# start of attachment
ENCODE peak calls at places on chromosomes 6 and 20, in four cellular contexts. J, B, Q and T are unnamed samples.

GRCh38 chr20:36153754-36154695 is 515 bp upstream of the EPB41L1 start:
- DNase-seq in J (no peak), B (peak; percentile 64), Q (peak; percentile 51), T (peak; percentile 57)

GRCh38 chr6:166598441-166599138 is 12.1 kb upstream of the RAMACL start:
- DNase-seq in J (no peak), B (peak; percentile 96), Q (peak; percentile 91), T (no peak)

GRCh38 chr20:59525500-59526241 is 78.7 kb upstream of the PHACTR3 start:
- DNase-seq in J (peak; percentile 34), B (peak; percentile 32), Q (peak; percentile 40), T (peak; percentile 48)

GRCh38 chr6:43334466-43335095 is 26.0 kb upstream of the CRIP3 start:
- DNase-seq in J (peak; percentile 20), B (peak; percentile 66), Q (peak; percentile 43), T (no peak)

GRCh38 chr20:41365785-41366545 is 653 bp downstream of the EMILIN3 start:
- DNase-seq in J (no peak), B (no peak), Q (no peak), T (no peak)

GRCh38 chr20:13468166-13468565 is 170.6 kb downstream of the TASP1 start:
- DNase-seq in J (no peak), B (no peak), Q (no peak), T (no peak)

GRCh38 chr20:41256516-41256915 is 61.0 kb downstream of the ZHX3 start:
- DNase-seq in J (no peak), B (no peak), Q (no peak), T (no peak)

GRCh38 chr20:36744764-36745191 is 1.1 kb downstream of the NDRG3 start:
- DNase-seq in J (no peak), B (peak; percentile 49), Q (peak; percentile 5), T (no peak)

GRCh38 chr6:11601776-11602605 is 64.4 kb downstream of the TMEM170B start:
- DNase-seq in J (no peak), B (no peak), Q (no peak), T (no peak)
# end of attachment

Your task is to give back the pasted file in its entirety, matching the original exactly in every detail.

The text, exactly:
ENCODE peak calls at places on chromosomes 6 and 20, in four cellular contexts. J, B, Q and T are unnamed samples.

GRCh38 chr20:36153754-36154695 is 515 bp upstream of the EPB41L1 start:
- DNase-seq in J (no peak), B (peak; percentile 64), Q (peak; percentile 51), T (peak; percentile 57)

GRCh38 chr6:166598441-166599138 is 12.1 kb upstream of the RAMACL start:
- DNase-seq in J (no peak), B (peak; percentile 96), Q (peak; percentile 91), T (no peak)

GRCh38 chr20:59525500-59526241 is 78.7 kb upstream of the PHACTR3 start:
- DNase-seq in J (peak; percentile 34), B (peak; percentile 32), Q (peak; percentile 40), T (peak; percentile 48)

GRCh38 chr6:43334466-43335095 is 26.0 kb upstream of the CRIP3 start:
- DNase-seq in J (peak; percentile 20), B (peak; percentile 66), Q (peak; percentile 43), T (no peak)

GRCh38 chr20:41365785-41366545 is 653 bp downstream of the EMILIN3 start:
- DNase-seq in J (no peak), B (no peak), Q (no peak), T (no peak)

GRCh38 chr20:13468166-13468565 is 170.6 kb downstream of the TASP1 start:
- DNase-seq in J (no peak), B (no peak), Q (no peak), T (no peak)

GRCh38 chr20:41256516-41256915 is 61.0 kb downstream of the ZHX3 start:
- DNase-seq in J (no peak), B (no peak), Q (no peak), T (no peak)

GRCh38 chr20:36744764-36745191 is 1.1 kb downstream of the NDRG3 start:
- DNase-seq in J (no peak), B (peak; percentile 49), Q (peak; percentile 5), T (no peak)

GRCh38 chr6:11601776-11602605 is 64.4 kb downstream of the TMEM170B start:
- DNase-seq in J (no peak), B (no peak), Q (no peak), T (no peak)